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California Bill Would Require Disclosure of Chemicals Used in Cleaning Products

California-based consumer watchdog group Center for Environmental Health is hailing the introduction in the California Senate of legislation (SB 258) to require full and complete disclosure of the chemicals used in any product used primarily for commercial, domestic or institutional cleaning purposes, including air care products, automotive products, general cleaning products, and polish and floor maintenance products. The legislation is part of a broader effort by U.S. states to address potentially hazardous chemicals that the Environmental Protection Agency has not yet regulated and may not be actively considering.

The legislation would require cleaning products manufactured or sold in California to disclose on a label (i) a list of each ingredient and contaminant of concern contained in the product in descending order of predominance (an ingredient present at a concentration of not more than one percent could be listed without respect to order of predominance following the other ingredients and contaminants of concern); (ii) a pictogram that communicates the potential health impacts of any of the ingredients or contaminants of concern in the product that appear on the California Department of Toxic Substances Control’s list of candidate chemicals or among the allergenic fragrances that appear on the list of Annex III of EU Cosmetics Regulation 1223/2009 (the California Environmental Protection Agency would be required to develop the model pictogram to be used on the label); and (iii) a statement directing the consumer to the manufacturer’s website for information concerning ingredients contained in the product.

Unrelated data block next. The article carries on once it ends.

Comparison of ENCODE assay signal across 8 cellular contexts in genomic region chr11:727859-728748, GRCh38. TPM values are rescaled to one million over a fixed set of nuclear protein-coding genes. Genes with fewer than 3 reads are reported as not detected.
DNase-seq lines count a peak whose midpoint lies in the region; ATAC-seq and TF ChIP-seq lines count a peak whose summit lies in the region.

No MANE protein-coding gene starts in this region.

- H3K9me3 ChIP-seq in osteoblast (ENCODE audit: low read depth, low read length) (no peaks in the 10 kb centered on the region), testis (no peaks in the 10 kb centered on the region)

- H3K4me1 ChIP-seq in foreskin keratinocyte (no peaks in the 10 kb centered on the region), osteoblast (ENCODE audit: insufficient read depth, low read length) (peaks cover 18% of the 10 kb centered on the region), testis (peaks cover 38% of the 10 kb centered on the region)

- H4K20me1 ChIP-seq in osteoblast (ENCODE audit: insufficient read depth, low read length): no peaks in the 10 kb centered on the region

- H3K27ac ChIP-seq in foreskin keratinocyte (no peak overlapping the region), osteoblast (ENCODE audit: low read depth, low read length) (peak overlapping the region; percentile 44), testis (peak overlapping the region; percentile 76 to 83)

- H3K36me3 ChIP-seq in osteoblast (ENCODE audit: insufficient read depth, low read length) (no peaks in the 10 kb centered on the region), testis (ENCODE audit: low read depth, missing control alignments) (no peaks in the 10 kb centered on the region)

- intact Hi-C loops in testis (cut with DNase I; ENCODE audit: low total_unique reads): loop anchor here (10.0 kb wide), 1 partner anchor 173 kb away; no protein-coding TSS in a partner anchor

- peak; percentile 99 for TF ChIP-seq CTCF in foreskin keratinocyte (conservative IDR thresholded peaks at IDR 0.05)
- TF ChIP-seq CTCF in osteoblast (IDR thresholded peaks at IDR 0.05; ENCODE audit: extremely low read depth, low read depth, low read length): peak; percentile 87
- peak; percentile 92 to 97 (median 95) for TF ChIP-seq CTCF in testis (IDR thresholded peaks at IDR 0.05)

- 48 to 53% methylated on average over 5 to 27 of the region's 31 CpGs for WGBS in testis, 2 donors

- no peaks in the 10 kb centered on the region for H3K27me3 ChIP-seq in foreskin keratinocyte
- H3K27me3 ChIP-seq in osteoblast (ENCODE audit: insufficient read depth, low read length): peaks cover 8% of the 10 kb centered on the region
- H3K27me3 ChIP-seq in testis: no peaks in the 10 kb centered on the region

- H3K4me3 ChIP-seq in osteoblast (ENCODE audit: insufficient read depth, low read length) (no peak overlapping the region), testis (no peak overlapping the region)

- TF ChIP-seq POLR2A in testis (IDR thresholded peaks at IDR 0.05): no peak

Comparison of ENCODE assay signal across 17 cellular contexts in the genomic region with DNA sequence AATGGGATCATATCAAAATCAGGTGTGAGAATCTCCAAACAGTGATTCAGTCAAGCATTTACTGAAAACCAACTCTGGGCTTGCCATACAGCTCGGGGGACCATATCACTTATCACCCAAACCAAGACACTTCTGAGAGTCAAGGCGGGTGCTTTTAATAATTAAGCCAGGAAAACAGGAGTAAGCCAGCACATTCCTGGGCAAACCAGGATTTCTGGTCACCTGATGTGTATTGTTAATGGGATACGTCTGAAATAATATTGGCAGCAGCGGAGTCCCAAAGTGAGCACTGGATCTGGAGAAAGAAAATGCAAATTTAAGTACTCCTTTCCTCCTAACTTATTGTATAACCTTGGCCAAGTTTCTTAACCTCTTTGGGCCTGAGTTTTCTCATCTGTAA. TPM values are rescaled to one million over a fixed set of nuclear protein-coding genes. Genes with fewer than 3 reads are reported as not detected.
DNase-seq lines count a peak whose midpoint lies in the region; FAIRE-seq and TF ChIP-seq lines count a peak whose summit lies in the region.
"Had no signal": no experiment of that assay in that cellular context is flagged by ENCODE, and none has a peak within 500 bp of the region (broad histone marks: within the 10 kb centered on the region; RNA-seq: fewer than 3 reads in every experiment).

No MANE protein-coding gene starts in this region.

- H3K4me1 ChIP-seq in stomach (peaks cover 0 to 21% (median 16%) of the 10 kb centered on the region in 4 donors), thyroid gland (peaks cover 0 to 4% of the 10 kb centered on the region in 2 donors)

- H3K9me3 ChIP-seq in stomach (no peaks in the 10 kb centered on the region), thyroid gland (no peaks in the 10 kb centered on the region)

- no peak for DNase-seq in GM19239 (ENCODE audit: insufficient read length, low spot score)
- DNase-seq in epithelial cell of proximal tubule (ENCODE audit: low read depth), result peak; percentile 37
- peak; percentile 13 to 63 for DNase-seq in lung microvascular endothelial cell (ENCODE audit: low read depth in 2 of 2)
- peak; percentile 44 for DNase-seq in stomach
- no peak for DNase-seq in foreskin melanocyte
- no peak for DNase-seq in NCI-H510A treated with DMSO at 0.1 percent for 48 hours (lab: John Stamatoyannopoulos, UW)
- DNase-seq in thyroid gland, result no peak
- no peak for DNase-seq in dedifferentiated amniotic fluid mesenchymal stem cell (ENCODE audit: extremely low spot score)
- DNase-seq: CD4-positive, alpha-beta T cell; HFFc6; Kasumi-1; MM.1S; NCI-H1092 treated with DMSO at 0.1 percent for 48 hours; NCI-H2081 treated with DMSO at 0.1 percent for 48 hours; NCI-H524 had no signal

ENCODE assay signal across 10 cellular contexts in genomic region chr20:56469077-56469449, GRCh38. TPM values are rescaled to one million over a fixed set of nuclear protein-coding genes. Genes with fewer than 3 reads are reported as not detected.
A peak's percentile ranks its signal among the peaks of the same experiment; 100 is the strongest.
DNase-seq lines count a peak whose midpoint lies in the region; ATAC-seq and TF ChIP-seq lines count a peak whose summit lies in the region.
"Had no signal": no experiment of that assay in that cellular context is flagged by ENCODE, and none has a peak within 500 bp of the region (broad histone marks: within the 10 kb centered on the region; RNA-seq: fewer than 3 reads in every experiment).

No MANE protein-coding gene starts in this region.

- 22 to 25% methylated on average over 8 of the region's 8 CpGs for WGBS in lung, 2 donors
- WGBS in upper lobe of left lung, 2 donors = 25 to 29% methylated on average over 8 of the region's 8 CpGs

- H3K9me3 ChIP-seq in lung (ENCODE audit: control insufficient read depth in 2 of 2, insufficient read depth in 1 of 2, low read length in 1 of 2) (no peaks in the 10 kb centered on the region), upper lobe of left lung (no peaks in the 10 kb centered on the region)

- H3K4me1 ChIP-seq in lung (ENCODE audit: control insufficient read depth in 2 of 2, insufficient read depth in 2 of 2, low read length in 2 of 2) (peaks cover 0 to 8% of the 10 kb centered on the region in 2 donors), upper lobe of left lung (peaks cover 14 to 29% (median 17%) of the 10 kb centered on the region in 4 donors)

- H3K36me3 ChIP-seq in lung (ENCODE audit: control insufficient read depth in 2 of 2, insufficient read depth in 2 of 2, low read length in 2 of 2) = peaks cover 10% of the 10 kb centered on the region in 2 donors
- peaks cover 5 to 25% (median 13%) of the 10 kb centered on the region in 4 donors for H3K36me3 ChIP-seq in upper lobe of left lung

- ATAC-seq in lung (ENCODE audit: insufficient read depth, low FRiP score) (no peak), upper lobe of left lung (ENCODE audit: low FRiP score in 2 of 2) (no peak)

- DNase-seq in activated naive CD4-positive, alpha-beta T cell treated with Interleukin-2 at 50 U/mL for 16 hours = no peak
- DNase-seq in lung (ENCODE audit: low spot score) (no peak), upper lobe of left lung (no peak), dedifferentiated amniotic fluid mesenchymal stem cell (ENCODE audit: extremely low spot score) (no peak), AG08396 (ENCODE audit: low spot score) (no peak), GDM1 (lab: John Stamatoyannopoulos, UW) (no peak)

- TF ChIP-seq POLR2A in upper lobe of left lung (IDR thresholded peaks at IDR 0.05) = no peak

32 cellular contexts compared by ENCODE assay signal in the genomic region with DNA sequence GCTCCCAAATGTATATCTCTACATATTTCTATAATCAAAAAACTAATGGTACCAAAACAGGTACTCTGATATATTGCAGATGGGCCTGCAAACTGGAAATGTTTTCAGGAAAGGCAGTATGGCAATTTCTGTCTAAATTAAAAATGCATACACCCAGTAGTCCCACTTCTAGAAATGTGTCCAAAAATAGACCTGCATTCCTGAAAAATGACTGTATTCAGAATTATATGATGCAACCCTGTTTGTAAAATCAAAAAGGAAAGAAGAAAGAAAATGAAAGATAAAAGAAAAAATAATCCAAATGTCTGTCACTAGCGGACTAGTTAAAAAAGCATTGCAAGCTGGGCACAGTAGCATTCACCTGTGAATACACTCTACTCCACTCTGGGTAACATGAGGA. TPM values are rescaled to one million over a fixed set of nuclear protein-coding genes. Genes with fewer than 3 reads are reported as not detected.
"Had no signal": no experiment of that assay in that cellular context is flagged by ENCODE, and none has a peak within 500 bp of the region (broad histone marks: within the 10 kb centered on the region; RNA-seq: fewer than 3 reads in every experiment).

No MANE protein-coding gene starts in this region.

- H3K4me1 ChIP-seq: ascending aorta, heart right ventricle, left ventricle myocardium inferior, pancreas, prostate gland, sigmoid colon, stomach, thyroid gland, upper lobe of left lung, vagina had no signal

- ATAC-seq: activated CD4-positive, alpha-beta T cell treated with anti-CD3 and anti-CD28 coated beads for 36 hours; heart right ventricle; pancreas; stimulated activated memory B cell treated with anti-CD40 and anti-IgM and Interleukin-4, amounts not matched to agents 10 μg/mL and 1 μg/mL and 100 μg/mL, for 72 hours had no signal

The manufacturer of a cleaning product would be required to post on its website, in an electronically readable format, a list of all ingredients and contaminants of concern contained in the product in descending order of predominance, including each ingredient or contaminant of concern’s name, its Chemical Abstract Service (CAS) number, and the functional purpose served by the ingredient or contaminant of concern. An ingredient or contaminant of concern present at a concentration below one percent may be listed in any order following the other ingredients and contaminants of concern.

If the list of ingredients and contaminants of concern includes a chemical that appears on DTSC’s list of candidate chemicals or is an allergenic fragrance that appears on the list in Annex III of EU Cosmetics Regulation 1223/2009, the manufacturer would have to include on the label a statement that information about potential health impacts of the ingredients may be obtained from its website. In addition, the manufacturer would be required to provide links on its website to each of the following lists on which the chemical or chemicals appear: (1) the list of candidate chemicals posted on DTSC’s website and (2) Annex III of EU Cosmetics Regulation 1223/2009.

CEH states that cleaning products contain chemicals that are poisonous, are linked to cancer and other serious health problems, and/or are chemicals that contribute to indoor air pollution. The association believes the proposed legislation would provide California consumers “vital information” needed to “make informed choices in the marketplace.”

Content provided by Picture: HKTDC Research
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